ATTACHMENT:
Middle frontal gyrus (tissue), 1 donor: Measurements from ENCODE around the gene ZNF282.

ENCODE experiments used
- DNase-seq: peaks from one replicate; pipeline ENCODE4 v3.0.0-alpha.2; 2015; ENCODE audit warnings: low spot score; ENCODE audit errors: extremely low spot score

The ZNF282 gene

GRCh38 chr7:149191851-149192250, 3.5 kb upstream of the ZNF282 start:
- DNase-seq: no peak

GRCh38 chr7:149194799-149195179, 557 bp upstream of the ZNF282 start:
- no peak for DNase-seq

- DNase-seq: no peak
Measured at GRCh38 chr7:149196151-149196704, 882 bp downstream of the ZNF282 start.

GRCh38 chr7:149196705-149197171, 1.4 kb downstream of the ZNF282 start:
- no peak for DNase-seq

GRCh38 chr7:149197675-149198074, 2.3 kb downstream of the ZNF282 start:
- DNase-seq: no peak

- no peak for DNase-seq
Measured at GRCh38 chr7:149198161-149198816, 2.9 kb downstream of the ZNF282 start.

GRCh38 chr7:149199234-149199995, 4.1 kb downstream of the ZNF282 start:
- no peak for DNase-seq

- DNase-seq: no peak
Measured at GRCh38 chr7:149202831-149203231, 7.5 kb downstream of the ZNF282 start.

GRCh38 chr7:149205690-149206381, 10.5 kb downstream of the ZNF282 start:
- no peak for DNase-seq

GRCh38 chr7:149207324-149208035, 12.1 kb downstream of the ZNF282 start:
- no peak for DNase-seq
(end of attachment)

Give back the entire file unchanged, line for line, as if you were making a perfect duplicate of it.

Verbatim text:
Middle frontal gyrus (tissue), 1 donor: Measurements from ENCODE around the gene ZNF282.

ENCODE experiments used
- DNase-seq: peaks from one replicate; pipeline ENCODE4 v3.0.0-alpha.2; 2015; ENCODE audit warnings: low spot score; ENCODE audit errors: extremely low spot score

The ZNF282 gene

GRCh38 chr7:149191851-149192250, 3.5 kb upstream of the ZNF282 start:
- DNase-seq: no peak

GRCh38 chr7:149194799-149195179, 557 bp upstream of the ZNF282 start:
- no peak for DNase-seq

- DNase-seq: no peak
Measured at GRCh38 chr7:149196151-149196704, 882 bp downstream of the ZNF282 start.

GRCh38 chr7:149196705-149197171, 1.4 kb downstream of the ZNF282 start:
- no peak for DNase-seq

GRCh38 chr7:149197675-149198074, 2.3 kb downstream of the ZNF282 start:
- DNase-seq: no peak

- no peak for DNase-seq
Measured at GRCh38 chr7:149198161-149198816, 2.9 kb downstream of the ZNF282 start.

GRCh38 chr7:149199234-149199995, 4.1 kb downstream of the ZNF282 start:
- no peak for DNase-seq

- DNase-seq: no peak
Measured at GRCh38 chr7:149202831-149203231, 7.5 kb downstream of the ZNF282 start.

GRCh38 chr7:149205690-149206381, 10.5 kb downstream of the ZNF282 start:
- no peak for DNase-seq

GRCh38 chr7:149207324-149208035, 12.1 kb downstream of the ZNF282 start:
- no peak for DNase-seq